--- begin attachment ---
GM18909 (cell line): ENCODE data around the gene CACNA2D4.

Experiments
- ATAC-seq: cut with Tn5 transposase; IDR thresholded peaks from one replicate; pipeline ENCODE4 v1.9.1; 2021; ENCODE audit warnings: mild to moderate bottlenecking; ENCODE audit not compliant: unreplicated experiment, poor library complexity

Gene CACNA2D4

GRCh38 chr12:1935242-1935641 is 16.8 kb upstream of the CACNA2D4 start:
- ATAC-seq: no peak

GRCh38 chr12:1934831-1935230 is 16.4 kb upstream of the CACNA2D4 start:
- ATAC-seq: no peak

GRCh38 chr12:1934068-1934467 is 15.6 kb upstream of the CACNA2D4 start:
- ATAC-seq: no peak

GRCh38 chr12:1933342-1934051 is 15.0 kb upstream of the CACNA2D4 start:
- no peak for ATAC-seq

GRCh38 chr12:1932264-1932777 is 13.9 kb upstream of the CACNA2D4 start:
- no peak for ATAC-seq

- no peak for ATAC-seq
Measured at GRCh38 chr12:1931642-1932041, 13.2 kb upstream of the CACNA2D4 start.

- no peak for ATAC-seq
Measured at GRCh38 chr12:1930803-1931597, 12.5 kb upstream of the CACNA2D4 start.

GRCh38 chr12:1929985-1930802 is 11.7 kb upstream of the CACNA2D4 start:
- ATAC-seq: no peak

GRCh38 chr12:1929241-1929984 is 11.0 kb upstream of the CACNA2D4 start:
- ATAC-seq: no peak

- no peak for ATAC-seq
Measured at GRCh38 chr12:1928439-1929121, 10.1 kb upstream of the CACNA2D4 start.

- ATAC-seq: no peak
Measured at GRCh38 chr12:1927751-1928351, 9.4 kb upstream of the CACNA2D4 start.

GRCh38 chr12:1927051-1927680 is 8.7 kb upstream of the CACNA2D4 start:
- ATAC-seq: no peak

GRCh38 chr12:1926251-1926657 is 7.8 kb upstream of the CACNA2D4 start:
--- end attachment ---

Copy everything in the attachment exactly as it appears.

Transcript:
GM18909 (cell line): ENCODE data around the gene CACNA2D4.

Experiments
- ATAC-seq: cut with Tn5 transposase; IDR thresholded peaks from one replicate; pipeline ENCODE4 v1.9.1; 2021; ENCODE audit warnings: mild to moderate bottlenecking; ENCODE audit not compliant: unreplicated experiment, poor library complexity

Gene CACNA2D4

GRCh38 chr12:1935242-1935641 is 16.8 kb upstream of the CACNA2D4 start:
- ATAC-seq: no peak

GRCh38 chr12:1934831-1935230 is 16.4 kb upstream of the CACNA2D4 start:
- ATAC-seq: no peak

GRCh38 chr12:1934068-1934467 is 15.6 kb upstream of the CACNA2D4 start:
- ATAC-seq: no peak

GRCh38 chr12:1933342-1934051 is 15.0 kb upstream of the CACNA2D4 start:
- no peak for ATAC-seq

GRCh38 chr12:1932264-1932777 is 13.9 kb upstream of the CACNA2D4 start:
- no peak for ATAC-seq

- no peak for ATAC-seq
Measured at GRCh38 chr12:1931642-1932041, 13.2 kb upstream of the CACNA2D4 start.

- no peak for ATAC-seq
Measured at GRCh38 chr12:1930803-1931597, 12.5 kb upstream of the CACNA2D4 start.

GRCh38 chr12:1929985-1930802 is 11.7 kb upstream of the CACNA2D4 start:
- ATAC-seq: no peak

GRCh38 chr12:1929241-1929984 is 11.0 kb upstream of the CACNA2D4 start:
- ATAC-seq: no peak

- no peak for ATAC-seq
Measured at GRCh38 chr12:1928439-1929121, 10.1 kb upstream of the CACNA2D4 start.

- ATAC-seq: no peak
Measured at GRCh38 chr12:1927751-1928351, 9.4 kb upstream of the CACNA2D4 start.

GRCh38 chr12:1927051-1927680 is 8.7 kb upstream of the CACNA2D4 start:
- ATAC-seq: no peak

GRCh38 chr12:1926251-1926657 is 7.8 kb upstream of the CACNA2D4 start: